ALLERGY, RESPIRATORY
Molecule in Skin May Link Eczema and Asthma
Folic Acid Might Offer Allergy Relief
Herbal Remedy Could Halt Peanut Allergy
ALTERNATIVE MEDICINE
Spot light on Dani Antman New Lionheart teacher
Supplement Hampers Thyroid Cancer Treatment
Green Tea May Help Brain Cope With Sleep Disorders
ANIMAL CARE
Safe Toys for Dogs
Rest Easy. When It Comes to Swine Flu, Your Pet Is Safe
Beware of Dog Bites
BONES & JOINTS
More Faces Being Spared in Motor Vehicle Accidents
Study Shows Exercise Shields Against Osteoporosis
Extra Pounds in Mid-Life Affect Later Mobility
CANCER
Sharing Cancer Info May Be Empowering
Supplements Might Reduce Breast Cancer Risk
Tanning Beds Shown To Raise Cancer Risk, Study Says
CAREGIVING
Hospital Practices Influence Which Moms Will Breast-Feed
Most Women Struggle With Rising Health Care Costs
Baby's Sleep Position May Not Affect Severity of Head Flattening
CIRCULATORY SYSTEM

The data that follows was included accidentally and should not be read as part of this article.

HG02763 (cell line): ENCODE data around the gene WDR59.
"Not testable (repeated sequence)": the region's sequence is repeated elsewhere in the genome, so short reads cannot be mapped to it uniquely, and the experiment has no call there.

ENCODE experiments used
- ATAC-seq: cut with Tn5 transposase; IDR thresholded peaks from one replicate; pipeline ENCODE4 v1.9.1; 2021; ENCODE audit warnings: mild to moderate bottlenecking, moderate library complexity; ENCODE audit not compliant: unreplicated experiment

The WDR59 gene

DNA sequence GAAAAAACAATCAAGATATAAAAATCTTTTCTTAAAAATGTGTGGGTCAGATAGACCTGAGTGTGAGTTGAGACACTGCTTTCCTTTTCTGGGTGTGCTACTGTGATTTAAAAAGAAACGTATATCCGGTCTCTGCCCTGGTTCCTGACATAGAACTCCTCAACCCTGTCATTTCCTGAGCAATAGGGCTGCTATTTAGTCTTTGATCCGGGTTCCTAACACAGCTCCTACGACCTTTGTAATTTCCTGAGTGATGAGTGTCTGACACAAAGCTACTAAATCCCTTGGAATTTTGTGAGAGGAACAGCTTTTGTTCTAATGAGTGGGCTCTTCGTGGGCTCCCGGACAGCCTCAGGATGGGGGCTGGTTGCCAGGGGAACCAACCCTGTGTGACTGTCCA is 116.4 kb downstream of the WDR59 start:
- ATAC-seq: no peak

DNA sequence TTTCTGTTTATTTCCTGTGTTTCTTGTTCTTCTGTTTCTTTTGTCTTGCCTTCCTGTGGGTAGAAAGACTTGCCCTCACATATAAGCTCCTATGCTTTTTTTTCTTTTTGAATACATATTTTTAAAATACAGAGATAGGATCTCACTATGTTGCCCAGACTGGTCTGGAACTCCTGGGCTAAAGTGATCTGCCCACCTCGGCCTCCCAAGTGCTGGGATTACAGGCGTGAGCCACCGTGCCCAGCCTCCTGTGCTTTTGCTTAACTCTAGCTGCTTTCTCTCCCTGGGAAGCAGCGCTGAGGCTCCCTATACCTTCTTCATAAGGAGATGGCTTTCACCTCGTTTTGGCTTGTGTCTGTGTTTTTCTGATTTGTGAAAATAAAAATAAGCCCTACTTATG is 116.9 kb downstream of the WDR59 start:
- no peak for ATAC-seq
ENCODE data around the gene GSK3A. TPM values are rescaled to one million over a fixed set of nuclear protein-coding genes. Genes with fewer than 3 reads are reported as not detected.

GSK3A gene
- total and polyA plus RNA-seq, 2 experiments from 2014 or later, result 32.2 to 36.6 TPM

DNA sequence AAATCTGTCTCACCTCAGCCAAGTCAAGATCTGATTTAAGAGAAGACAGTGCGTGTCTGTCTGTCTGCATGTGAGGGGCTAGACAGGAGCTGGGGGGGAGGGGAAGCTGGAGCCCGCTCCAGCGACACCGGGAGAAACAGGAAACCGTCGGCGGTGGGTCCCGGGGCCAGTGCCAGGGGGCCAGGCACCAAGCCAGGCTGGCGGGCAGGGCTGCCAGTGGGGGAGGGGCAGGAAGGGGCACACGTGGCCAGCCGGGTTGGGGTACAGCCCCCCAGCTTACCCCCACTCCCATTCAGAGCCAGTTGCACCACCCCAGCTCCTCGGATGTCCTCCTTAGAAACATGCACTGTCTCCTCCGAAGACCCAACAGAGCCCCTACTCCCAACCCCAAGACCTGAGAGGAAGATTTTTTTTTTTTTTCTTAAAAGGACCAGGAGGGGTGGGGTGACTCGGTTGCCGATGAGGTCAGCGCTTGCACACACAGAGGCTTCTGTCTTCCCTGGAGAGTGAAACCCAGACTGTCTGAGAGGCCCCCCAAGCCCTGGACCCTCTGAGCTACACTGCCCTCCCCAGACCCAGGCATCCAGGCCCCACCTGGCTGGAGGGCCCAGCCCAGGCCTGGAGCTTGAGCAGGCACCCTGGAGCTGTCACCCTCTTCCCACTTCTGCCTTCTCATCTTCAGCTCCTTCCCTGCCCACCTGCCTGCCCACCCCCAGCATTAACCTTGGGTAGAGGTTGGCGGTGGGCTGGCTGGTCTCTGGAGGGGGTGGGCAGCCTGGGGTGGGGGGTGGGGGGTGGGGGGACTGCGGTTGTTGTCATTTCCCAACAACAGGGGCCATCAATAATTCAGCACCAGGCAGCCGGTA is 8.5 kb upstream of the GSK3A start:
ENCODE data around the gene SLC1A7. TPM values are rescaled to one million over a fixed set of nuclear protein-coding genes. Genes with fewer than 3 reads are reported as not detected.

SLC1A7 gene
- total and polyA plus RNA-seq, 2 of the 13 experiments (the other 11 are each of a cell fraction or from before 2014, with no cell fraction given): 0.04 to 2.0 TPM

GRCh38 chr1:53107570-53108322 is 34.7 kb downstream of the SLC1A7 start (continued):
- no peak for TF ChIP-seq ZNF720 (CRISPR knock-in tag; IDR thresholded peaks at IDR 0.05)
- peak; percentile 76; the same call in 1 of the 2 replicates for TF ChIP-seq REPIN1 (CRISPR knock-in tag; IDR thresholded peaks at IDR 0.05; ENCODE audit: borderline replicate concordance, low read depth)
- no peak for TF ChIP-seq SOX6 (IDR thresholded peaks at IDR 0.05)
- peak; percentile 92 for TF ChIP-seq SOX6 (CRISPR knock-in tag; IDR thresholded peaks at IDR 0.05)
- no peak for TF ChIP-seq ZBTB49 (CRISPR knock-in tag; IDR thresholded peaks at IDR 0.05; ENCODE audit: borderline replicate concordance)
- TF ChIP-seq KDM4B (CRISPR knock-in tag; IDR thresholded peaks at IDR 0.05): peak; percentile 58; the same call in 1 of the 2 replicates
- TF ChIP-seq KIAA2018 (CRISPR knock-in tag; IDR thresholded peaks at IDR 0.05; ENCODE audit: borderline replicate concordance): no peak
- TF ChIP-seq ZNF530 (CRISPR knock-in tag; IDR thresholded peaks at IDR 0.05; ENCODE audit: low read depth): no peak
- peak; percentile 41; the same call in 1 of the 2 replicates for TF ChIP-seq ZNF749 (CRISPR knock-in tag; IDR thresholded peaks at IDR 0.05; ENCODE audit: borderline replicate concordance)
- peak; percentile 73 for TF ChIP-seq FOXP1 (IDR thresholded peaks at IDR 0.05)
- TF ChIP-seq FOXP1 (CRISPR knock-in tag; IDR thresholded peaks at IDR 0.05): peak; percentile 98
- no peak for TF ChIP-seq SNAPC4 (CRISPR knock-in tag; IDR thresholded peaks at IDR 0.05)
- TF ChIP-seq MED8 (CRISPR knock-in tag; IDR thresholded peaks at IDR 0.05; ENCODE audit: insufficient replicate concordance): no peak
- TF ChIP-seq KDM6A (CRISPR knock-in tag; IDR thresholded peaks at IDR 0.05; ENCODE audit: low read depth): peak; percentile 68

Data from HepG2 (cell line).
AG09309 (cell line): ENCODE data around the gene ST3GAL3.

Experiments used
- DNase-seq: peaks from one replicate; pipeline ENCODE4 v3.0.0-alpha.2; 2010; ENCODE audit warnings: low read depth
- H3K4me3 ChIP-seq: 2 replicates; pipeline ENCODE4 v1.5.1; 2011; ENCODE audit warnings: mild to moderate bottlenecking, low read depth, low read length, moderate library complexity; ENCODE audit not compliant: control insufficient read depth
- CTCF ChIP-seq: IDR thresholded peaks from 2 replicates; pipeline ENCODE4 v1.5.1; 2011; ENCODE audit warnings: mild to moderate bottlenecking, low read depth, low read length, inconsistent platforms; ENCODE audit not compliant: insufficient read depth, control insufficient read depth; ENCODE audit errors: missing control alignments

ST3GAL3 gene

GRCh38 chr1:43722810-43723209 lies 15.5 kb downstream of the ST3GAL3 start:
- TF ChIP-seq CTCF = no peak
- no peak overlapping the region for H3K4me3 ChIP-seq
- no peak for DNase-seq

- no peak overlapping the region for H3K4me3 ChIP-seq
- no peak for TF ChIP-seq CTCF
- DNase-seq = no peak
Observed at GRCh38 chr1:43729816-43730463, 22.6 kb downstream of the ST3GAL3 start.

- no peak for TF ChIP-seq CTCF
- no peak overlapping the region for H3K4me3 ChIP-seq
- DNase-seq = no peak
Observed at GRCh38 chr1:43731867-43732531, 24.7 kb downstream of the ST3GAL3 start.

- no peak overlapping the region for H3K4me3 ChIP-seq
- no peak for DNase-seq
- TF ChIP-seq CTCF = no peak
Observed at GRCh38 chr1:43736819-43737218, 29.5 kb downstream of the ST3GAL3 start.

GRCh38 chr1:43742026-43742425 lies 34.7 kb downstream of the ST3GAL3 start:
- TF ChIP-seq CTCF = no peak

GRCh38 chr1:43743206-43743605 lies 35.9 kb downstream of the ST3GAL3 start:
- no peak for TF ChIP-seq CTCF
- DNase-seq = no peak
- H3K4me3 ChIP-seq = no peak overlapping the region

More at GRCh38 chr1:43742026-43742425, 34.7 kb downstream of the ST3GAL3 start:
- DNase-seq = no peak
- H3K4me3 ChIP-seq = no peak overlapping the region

Drink a Little Wine, Live a Little Longer
Firefighters Have Narrower-Than-Normal Arteries, Study Finds
Salt Boosts Blood Pressure in High-Risk Patients
COSMETIC
Science May Banish Bad Hair Days
With Psoriasis, the Internet May Offer Hope
Gum Chewing May Cut Craving for Snacks
DENTAL, ORAL
A Sweet Way to Shield Baby's Teeth
Holistic Dentistry-My View
Gum Disease May Reactivate AIDS Virus
DIABETES
Strict Blood Sugar Lowering Won't Ease Diabetes Heart Risk
Exercise Protects Black Women From Type 2 Diabetes
Boosting Vitamin D Can Do a Heart Good
DIET, NUTRITION
Eating Free Range
Caffeine May Offer Some Skin Cancer Protection
Fruits, Vegetables, Teas May Cut Smokers' Cancer Risk
DISABILITIES
Could Your Cell Phone Help Shield You From Alzheimer's?
Review Finds Marijuana May Help MS Patients
ENVIRONMENTAL HEALTH
Pesticides Linked to Parkinson's
Global Warming Biggest Health Threat of 21st Century, Experts Say
Database Helps Assess Your Breast Cancer Risk
EYE CARE, VISION
Eye Disease, Cognitive Decline Linked in Study
Eye Test Could Spot Diabetes Vision Trouble Early
Sports Eye Injuries Leading Cause of Blindness in Youths
FITNESS
Bursts of Vigorous Activity Appear to Be a 'Stress-Buffer'
Exercise Extends Life of Kidney Patients
Consciousness Helps the Mind and Body Work Together